(Photo: Drummond)

A delegation from the Netherlands, including government ministers, parliamentarians and energy company executives is visiting northern Colombia after a local NGO had called for a boycott of Colombian “blood coal.”

Colombia sends 70% of its 75 million tonnes of annual coal exports to European countries, but two of the leading companies active in Colombia have been accused of funding and supporting the AUC paramilitary group, responsible for an estimated 2,600 homicides.

MORE: Why Drummond and Glencore are accused of exporting Colombian blood coal

The former leader of the Front, John Jairo Esquivel, alias “El Tigre”, told a Colombian court that the Alabama-based Drummond Company agreed to pay the paramilitaries to guard the company’s railway.

A former member of the AUC, “El Samario,” has also testified before a US court that Drummond had paid the group $1.5 million to kill trades unionist leaders who were organizing a strike that would have caused losses for the company.

Swiss-based Glencore, meanwhile, resourced the AUC in return for the paramilitaries protecting of its infrastructure, according to ex-Army Officer turned Glencore contractor “El Canoso.” Glencore is the world’s tenth largest company, and one of the most powerful commodity traders.

The visiting delegation includes Dutch Minister for foreign trade and development cooperation, Lilianne Ploumen, executives of five Dutch energy companies that buy coal from Cesar, two members of the Dutch Parliament, and members of the civil society organisations PAX, Cordaid, SOMO and FNV Mondiaal.

PAX produced the report “The Dark Side of Coal” compiling evidence of Glencore and Drummond’s involvement with paramilitaries, and the organisation’s Sander Otten will be part of the delegation. He told Colombia Reports that the delegation and the threat of a Dutch boycott of Colombian coal could serve as leverage to make the companies recognize their histories of violence and to enter into dialogues under Colombian government auspices with the families of their victims to discuss reparations.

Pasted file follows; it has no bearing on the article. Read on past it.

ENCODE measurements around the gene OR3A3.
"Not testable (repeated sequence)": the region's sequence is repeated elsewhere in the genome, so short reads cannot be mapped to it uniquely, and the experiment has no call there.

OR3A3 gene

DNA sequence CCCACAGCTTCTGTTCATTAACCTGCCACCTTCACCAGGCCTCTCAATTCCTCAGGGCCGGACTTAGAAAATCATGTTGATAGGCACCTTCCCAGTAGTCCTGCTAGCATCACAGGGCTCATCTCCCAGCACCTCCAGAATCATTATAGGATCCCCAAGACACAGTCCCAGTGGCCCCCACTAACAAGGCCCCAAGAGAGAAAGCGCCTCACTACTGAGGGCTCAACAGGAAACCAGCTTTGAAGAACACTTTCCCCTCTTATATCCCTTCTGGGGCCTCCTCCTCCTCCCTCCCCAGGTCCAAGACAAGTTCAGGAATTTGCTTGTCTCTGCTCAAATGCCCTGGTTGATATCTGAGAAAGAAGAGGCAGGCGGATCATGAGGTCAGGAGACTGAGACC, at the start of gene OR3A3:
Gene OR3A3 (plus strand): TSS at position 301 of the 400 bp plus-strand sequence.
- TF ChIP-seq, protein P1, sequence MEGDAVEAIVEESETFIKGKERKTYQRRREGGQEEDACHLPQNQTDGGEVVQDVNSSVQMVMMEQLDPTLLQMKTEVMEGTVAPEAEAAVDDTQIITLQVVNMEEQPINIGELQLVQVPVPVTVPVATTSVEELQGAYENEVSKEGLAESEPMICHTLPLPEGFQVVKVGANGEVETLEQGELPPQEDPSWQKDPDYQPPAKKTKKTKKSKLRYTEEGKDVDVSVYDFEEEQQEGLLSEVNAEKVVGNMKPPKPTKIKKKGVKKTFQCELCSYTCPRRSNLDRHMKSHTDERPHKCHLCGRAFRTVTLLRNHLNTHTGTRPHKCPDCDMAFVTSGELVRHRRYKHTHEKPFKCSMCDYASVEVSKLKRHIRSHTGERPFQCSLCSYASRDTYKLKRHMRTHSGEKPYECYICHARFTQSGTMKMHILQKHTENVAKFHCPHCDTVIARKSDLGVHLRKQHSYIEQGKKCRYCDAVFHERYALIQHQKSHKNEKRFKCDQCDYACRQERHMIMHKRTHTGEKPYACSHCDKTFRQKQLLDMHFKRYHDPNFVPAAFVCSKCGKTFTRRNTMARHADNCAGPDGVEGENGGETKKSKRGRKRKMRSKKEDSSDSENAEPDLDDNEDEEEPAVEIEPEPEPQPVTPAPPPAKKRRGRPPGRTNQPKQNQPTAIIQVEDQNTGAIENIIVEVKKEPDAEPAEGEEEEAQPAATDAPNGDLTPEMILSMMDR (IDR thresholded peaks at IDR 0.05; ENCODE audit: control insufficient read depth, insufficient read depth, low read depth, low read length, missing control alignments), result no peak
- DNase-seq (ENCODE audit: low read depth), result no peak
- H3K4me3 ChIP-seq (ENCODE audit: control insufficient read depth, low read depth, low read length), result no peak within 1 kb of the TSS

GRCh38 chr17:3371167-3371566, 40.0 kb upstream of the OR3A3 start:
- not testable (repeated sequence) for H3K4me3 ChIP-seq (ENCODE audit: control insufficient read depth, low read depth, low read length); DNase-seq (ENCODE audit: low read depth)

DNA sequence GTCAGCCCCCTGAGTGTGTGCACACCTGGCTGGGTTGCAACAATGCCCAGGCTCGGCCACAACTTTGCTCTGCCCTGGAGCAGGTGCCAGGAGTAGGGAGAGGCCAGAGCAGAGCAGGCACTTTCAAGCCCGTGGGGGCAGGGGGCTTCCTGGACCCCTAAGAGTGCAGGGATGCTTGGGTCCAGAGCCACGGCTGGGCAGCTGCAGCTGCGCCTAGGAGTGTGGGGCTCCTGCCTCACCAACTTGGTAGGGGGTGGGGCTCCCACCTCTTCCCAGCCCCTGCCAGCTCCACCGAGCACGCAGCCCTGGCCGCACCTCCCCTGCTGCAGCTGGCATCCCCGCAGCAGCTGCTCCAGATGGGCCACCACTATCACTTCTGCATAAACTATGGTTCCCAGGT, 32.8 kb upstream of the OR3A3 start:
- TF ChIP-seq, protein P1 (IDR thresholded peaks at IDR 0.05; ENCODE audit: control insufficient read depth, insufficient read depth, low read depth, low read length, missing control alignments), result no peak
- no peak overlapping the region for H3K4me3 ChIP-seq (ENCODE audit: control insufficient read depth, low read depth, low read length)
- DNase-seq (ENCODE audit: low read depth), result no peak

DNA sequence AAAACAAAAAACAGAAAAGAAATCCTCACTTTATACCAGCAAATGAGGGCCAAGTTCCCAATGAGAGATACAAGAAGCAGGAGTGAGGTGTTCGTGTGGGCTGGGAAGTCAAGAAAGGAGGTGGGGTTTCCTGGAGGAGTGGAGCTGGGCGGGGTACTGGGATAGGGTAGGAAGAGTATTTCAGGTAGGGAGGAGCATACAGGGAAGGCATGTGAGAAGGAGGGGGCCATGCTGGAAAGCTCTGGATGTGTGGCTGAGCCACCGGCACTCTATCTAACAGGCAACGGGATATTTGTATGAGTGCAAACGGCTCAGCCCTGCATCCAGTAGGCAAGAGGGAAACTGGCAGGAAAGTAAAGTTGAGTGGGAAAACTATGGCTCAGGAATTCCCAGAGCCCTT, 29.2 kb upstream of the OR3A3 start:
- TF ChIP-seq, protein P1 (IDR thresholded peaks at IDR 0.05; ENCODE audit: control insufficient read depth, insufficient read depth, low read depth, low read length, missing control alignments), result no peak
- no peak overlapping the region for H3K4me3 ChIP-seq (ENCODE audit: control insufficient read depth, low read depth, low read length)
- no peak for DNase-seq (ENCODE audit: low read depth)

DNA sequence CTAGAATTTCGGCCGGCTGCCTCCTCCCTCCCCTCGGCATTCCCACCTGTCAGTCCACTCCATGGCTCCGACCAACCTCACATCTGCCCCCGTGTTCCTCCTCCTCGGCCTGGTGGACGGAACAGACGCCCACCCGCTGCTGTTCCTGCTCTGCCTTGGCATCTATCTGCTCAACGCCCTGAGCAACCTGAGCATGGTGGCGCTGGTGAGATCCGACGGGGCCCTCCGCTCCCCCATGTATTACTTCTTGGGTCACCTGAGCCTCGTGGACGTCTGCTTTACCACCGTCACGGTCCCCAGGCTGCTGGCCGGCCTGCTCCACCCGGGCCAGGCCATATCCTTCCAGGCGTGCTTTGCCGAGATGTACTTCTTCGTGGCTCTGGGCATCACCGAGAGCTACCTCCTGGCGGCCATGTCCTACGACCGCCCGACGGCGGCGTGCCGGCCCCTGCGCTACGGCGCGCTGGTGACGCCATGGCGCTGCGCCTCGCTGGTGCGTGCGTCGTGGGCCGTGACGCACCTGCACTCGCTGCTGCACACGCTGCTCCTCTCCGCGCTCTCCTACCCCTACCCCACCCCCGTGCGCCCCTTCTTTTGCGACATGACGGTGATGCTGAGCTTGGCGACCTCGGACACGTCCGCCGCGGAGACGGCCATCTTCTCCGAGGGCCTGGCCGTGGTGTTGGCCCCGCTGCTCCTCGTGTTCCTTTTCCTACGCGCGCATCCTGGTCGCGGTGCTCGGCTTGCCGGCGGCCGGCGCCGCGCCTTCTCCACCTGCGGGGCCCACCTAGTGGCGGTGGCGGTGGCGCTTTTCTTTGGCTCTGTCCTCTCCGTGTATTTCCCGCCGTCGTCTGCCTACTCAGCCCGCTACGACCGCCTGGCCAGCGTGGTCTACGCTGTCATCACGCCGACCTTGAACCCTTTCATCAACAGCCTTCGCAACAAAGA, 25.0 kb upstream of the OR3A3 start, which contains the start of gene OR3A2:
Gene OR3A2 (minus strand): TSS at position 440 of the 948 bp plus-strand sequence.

MORE: Drummond demands NGO retract accusations it funded paramilitaries

Colombia’s Minister of Foreign Relations and Minister of Mines and Energy may accompany the delegation, according to Otten, but their participation has not yet been confirmed. The NGO’s research into the links between the companies and the armed groups has been made difficult due to the intimidation of both former victims and victimizers, he says, and also due to the inefficiency and lack of transparency in Colombia’s justice system.

A Colombian judge who last year convicted a Drummond contractor for murdering trades unionists Valmore Locarno, 42, and Victor Hugo Orcasita, 36, in 2001, also ordered prosecutors to investigate whether Drummond executives were also involved. “So far they have not complied” says Otten.

On Monday, Dutch Minister Lilianne Ploumen signed a bilateral agreement in Bogota with Colombian Foreign Minister Maria Angela Holguin which allows Dutch airline KLM to make direct flights from Amsterdam to Bogota and Cali. Before leaving the Netherlands, Ploumen said that “our relationship with Colombia is undergoing a radical change, from a traditional aid relationship to a trade relationship between equal partners. This means opportunities for Dutch businesses, especially when it comes to agrifood, water and maritime technology.”


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